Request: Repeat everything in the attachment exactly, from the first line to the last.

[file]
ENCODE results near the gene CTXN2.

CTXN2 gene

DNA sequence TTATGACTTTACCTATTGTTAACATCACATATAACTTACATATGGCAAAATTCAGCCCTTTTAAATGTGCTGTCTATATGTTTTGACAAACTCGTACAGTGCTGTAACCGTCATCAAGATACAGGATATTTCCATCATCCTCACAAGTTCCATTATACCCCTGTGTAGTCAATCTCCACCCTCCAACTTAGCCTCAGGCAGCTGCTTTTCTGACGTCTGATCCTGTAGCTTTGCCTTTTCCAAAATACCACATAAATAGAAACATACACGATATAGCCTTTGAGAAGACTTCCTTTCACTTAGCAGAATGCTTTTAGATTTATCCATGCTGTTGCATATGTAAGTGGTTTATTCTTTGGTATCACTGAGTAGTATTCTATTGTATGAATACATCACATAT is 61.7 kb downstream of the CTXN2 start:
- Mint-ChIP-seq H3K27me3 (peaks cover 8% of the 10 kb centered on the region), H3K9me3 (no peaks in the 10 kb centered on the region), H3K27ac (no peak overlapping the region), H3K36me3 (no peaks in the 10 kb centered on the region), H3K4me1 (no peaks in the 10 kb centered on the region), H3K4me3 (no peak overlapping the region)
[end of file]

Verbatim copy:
ENCODE results near the gene CTXN2.

CTXN2 gene

DNA sequence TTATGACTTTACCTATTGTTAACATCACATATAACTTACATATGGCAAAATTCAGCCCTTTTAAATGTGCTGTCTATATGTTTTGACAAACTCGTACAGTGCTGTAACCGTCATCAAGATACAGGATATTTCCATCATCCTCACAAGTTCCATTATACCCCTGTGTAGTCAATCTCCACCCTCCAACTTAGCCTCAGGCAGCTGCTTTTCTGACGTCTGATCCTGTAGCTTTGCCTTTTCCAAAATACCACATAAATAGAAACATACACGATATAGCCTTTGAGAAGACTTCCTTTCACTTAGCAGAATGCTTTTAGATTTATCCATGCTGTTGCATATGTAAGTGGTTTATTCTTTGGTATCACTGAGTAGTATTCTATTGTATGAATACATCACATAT is 61.7 kb downstream of the CTXN2 start:
- Mint-ChIP-seq H3K27me3 (peaks cover 8% of the 10 kb centered on the region), H3K9me3 (no peaks in the 10 kb centered on the region), H3K27ac (no peak overlapping the region), H3K36me3 (no peaks in the 10 kb centered on the region), H3K4me1 (no peaks in the 10 kb centered on the region), H3K4me3 (no peak overlapping the region)